The Modern Antiquarian. Stone Circles, Ancient Sites, Neolithic Monuments, Ancient Monuments, Prehistoric Sites, Megalithic MysteriesThe Modern Antiquarian

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Mullaghey (Standing Stone / Menhir) — Fieldnotes

A leaning 1.4 metre tall standing stone at the west end of a ridge above the hamlet of Mullaghey. The weathering on this stone reminded me of the stones at Callanish, though I've never been. A little gem and not far from the road.

Mullaghey (Standing Stone / Menhir) — Images (click to view fullsize)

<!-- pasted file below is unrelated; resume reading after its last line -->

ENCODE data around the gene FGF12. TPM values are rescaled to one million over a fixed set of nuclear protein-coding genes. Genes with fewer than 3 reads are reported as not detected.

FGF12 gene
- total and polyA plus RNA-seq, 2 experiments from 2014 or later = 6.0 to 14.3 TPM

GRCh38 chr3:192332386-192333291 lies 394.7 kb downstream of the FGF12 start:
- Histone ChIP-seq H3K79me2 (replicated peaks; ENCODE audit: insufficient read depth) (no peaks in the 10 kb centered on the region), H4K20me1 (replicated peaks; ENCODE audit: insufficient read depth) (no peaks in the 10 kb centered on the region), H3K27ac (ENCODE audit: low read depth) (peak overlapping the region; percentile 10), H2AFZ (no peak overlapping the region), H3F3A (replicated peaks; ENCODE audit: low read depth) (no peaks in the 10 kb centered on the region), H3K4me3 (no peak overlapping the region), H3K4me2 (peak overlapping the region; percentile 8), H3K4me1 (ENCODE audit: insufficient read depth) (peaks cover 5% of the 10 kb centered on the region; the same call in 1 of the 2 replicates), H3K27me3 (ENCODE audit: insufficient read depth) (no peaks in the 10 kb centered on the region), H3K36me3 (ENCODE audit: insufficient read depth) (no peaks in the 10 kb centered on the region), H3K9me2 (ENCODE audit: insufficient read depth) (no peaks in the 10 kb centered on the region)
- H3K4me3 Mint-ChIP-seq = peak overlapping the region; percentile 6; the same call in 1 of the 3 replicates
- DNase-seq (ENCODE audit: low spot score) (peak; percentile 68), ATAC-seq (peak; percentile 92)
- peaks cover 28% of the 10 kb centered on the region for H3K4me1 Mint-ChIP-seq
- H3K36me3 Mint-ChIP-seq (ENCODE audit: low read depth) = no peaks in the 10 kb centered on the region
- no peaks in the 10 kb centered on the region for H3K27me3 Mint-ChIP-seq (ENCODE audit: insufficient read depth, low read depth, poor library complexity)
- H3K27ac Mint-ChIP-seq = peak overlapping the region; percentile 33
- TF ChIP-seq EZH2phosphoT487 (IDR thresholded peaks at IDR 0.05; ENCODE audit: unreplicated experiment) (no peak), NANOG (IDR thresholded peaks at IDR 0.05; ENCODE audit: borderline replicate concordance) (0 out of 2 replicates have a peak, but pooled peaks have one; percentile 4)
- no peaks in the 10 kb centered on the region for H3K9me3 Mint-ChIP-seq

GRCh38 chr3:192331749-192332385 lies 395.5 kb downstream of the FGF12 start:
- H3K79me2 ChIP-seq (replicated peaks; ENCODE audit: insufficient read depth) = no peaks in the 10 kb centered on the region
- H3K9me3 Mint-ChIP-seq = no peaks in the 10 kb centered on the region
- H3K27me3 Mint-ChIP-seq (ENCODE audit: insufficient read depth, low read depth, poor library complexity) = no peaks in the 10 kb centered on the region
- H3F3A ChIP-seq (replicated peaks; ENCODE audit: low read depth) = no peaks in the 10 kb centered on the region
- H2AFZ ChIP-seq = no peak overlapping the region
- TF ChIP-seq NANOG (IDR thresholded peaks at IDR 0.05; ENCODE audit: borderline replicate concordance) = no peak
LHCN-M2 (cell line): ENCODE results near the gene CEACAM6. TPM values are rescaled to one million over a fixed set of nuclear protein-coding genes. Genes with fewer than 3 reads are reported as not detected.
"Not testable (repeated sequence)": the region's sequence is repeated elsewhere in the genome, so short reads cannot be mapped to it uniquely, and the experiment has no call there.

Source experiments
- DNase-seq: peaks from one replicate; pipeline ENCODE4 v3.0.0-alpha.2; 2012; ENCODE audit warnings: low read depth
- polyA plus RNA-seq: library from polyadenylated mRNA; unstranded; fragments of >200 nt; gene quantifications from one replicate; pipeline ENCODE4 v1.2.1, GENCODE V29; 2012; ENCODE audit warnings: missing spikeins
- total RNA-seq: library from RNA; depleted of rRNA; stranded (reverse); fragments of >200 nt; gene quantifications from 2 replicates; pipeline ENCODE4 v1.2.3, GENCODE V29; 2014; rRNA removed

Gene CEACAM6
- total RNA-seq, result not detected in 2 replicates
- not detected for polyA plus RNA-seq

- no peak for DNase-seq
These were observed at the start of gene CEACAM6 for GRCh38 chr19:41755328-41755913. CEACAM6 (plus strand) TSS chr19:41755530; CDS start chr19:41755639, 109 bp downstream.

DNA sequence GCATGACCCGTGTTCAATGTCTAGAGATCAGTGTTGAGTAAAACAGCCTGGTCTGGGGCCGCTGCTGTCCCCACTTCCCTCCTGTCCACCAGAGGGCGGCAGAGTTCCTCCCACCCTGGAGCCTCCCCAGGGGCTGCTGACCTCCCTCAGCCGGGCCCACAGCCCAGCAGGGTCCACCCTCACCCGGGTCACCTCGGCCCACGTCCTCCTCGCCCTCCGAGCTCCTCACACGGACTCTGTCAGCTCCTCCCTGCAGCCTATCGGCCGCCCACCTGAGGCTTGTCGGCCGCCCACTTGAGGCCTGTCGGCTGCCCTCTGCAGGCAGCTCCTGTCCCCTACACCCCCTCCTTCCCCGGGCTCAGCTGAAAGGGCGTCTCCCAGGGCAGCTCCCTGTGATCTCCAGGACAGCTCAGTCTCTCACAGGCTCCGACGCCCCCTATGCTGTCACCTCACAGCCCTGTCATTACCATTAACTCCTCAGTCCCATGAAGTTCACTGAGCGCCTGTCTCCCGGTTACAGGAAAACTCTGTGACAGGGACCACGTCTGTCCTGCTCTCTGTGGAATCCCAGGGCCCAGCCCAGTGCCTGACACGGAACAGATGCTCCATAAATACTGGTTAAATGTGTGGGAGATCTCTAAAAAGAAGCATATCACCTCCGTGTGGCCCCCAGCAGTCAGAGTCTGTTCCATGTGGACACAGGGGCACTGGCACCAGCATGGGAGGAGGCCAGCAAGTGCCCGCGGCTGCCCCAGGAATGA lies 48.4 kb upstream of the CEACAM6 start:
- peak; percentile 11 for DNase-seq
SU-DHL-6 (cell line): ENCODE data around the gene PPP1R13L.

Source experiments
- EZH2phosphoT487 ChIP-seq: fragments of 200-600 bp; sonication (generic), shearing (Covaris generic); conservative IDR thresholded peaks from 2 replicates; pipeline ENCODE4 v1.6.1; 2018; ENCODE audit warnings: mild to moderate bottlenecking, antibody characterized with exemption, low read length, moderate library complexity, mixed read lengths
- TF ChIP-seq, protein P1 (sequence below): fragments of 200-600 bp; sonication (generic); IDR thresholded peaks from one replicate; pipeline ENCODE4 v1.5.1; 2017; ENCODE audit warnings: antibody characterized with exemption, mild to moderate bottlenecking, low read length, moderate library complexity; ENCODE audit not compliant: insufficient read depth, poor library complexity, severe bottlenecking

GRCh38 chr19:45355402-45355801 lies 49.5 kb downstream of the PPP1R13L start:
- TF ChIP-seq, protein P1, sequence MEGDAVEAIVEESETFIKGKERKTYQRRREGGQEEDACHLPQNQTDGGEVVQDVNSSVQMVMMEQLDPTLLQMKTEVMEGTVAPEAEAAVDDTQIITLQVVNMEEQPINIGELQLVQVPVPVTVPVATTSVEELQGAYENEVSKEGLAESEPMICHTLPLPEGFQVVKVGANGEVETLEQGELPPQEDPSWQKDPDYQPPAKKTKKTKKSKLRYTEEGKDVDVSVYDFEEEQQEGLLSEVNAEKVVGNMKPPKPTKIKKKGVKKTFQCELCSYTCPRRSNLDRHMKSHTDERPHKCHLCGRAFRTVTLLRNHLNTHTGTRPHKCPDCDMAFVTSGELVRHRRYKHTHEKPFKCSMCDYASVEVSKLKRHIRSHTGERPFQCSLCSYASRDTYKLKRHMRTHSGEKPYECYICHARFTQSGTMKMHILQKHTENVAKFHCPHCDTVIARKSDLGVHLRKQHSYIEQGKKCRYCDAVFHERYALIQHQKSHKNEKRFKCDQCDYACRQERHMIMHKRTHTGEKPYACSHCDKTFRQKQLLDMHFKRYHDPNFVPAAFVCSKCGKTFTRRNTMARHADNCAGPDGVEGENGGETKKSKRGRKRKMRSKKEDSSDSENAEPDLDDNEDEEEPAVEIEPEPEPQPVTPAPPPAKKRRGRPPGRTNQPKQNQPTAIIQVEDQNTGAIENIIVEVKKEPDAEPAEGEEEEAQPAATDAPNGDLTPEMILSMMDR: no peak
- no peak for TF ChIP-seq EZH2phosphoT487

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Loughcrew Complex — Images

<b>Loughcrew Complex</b>Posted by ryaner

Patrickstown (Standing Stone / Menhir) — Fieldnotes

11 and a half years since I last stopped by here. It's another of the slab-like stones peppered around the foothills of Loughcrew. About 1.5 metres tall and aligned NW-SE.

Patrickstown (Standing Stone / Menhir) — Images

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Ballinvally (Standing Stone / Menhir) — Fieldnotes

Another of the many Ballinvally standing stones, a slab aligned WNW-ESE. It's visible from the Kells to Oldcastle road and sits atop a small rise. There's another stone about 200 metres to the north-west in the neighbouring townland of Boolies.

Ballinvally (Standing Stone / Menhir) — Images